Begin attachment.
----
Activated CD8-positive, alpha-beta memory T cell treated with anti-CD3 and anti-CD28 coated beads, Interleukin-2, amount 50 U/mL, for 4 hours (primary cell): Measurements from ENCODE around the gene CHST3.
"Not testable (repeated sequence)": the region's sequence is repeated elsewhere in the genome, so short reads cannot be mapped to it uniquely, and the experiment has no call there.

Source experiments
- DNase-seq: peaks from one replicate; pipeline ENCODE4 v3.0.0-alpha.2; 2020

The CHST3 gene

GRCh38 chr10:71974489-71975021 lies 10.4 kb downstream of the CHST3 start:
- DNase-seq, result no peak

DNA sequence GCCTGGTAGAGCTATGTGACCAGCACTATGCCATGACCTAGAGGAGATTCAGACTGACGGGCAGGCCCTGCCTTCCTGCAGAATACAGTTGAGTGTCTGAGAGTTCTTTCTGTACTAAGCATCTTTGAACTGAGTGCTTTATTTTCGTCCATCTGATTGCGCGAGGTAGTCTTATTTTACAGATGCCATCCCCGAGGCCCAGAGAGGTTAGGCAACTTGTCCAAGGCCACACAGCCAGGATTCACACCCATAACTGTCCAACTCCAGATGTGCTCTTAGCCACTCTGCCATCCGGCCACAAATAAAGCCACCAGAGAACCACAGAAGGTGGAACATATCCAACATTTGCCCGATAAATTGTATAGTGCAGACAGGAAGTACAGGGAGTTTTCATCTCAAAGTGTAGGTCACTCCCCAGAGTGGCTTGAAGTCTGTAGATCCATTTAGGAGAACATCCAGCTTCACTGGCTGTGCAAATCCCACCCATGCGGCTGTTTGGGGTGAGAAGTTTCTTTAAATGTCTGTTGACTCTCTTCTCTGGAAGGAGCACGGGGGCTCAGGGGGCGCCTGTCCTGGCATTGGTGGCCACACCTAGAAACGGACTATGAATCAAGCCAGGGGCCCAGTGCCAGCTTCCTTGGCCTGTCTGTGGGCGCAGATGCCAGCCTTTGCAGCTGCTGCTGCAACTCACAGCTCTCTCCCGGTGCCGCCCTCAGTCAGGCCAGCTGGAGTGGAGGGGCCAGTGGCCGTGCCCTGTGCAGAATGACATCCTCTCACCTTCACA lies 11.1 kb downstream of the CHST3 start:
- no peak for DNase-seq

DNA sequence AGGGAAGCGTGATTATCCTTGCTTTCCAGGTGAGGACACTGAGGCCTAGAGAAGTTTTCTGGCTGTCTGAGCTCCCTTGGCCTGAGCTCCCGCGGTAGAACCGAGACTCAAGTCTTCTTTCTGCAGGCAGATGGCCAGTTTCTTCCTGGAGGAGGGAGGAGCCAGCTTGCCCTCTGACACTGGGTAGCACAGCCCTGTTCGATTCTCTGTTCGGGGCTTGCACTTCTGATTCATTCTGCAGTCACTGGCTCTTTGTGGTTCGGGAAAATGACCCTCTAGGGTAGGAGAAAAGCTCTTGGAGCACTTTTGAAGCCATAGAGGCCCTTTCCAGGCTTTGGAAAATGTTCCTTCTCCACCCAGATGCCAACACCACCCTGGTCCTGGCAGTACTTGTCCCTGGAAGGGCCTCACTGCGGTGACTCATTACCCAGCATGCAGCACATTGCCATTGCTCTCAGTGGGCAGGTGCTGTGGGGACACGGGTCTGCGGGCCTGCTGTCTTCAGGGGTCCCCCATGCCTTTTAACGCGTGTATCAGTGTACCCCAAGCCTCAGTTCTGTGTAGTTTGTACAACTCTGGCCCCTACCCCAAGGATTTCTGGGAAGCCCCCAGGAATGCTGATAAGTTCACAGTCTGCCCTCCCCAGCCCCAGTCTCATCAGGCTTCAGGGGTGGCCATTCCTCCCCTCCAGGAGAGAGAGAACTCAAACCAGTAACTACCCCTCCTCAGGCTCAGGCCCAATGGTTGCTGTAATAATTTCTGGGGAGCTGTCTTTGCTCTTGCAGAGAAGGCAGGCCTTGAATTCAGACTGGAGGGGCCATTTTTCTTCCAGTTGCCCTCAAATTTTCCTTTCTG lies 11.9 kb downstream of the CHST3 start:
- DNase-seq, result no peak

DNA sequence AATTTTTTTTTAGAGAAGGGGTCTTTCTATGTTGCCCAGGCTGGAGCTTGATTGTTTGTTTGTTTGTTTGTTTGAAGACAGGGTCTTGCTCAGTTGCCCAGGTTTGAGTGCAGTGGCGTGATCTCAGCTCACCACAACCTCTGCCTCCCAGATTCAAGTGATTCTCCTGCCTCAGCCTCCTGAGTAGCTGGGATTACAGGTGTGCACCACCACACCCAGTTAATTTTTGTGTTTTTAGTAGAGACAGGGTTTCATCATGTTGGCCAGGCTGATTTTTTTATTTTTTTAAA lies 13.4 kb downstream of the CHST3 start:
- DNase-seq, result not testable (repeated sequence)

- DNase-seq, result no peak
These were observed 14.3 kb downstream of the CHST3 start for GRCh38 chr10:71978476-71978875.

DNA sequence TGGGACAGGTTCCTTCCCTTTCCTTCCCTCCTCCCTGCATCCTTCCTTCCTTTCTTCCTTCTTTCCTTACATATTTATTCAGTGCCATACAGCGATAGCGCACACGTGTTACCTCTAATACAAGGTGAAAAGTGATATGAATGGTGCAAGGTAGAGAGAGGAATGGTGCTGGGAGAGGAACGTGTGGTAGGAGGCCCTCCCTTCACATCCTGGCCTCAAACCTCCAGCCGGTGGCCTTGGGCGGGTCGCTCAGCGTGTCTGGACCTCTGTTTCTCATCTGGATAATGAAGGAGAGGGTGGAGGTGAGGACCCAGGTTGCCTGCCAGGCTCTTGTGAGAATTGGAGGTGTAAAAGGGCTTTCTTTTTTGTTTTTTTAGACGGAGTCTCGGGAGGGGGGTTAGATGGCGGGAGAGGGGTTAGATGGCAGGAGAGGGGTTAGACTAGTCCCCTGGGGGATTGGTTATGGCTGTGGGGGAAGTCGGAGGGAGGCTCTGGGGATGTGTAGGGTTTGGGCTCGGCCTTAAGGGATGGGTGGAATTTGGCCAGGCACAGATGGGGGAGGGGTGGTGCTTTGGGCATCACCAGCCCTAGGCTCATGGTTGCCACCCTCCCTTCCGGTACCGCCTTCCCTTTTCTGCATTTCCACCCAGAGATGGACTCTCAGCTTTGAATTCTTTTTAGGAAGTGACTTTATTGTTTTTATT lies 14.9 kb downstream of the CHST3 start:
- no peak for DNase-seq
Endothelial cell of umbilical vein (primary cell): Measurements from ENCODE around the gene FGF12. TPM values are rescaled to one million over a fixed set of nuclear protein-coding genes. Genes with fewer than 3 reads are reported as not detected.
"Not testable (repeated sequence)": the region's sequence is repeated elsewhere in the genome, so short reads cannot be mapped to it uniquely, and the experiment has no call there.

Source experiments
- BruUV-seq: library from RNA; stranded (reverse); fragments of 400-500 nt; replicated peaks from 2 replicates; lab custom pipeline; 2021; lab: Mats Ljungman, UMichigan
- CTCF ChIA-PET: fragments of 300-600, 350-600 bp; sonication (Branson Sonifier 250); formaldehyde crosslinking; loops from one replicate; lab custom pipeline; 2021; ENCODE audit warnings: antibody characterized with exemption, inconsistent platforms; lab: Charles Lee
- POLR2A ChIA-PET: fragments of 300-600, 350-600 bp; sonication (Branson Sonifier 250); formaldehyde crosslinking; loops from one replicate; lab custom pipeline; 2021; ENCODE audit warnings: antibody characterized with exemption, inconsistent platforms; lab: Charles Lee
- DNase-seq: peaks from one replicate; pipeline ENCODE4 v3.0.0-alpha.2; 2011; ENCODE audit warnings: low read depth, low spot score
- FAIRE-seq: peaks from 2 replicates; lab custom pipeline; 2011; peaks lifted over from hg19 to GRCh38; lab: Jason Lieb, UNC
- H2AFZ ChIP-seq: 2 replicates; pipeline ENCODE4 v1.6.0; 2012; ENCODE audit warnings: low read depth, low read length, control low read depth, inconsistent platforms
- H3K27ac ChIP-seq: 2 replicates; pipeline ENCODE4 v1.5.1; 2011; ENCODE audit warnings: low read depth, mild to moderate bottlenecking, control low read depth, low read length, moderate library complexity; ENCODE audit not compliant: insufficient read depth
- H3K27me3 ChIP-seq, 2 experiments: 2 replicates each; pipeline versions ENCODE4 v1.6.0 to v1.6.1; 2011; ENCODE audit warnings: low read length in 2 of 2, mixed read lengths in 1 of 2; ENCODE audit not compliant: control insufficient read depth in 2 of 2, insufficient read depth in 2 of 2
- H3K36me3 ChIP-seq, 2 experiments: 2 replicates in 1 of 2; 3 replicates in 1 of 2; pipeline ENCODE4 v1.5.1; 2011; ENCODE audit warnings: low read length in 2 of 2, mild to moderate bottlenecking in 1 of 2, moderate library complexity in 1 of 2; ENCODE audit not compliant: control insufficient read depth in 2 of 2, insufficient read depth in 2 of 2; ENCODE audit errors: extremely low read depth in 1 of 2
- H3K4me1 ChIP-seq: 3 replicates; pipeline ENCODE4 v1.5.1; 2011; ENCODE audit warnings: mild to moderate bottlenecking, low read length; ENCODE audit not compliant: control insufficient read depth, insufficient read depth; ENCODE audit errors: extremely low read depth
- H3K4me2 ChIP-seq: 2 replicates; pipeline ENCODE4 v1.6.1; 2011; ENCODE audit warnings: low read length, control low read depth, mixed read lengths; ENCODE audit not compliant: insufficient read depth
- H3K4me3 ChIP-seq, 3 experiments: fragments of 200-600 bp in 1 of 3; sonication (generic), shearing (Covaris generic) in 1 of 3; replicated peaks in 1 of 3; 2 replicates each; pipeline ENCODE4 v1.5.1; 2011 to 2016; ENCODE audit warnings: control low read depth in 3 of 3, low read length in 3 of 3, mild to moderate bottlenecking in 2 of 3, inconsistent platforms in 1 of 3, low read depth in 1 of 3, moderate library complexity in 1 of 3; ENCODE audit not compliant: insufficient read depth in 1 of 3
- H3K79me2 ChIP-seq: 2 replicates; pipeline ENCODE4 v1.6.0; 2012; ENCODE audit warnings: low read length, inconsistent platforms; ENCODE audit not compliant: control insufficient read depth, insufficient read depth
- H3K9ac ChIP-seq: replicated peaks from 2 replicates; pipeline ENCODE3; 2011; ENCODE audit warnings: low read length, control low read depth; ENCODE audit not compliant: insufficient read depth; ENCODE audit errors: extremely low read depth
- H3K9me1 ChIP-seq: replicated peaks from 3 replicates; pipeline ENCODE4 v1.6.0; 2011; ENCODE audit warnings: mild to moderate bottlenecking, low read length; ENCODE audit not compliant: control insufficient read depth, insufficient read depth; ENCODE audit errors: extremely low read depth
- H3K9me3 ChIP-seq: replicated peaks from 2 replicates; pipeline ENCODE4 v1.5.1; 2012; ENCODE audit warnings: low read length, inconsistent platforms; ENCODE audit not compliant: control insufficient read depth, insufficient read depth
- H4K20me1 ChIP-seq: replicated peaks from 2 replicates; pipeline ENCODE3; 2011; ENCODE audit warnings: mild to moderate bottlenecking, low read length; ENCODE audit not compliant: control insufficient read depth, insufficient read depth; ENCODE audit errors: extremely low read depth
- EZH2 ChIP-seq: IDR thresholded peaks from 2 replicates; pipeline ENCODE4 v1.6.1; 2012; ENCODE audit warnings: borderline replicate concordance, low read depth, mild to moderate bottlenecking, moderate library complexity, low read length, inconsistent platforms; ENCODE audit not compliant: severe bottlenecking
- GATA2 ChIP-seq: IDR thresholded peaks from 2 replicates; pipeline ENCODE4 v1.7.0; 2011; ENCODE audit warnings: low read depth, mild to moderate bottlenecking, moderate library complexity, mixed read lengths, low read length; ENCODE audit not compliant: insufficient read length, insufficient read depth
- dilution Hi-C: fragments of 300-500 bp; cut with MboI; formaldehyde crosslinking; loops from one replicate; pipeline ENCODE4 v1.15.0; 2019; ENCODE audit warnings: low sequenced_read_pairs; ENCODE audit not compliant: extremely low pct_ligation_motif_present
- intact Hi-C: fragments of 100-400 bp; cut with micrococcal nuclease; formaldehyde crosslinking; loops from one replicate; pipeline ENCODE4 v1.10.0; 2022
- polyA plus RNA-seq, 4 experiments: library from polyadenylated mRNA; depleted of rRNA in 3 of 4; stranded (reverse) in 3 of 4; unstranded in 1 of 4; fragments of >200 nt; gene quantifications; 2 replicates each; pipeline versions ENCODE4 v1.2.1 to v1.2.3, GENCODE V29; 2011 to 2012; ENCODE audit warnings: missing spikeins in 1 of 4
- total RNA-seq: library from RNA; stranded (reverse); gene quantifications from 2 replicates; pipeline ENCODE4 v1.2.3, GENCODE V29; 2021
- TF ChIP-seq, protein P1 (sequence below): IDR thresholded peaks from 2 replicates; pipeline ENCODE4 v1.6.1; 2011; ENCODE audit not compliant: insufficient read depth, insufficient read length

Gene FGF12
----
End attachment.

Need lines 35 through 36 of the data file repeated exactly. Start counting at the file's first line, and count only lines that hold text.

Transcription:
- H3K9me1 ChIP-seq: replicated peaks from 3 replicates; pipeline ENCODE4 v1.6.0; 2011; ENCODE audit warnings: mild to moderate bottlenecking, low read length; ENCODE audit not compliant: control insufficient read depth, insufficient read depth; ENCODE audit errors: extremely low read depth
- H3K9me3 ChIP-seq: replicated peaks from 2 replicates; pipeline ENCODE4 v1.5.1; 2012; ENCODE audit warnings: low read length, inconsistent platforms; ENCODE audit not compliant: control insufficient read depth, insufficient read depth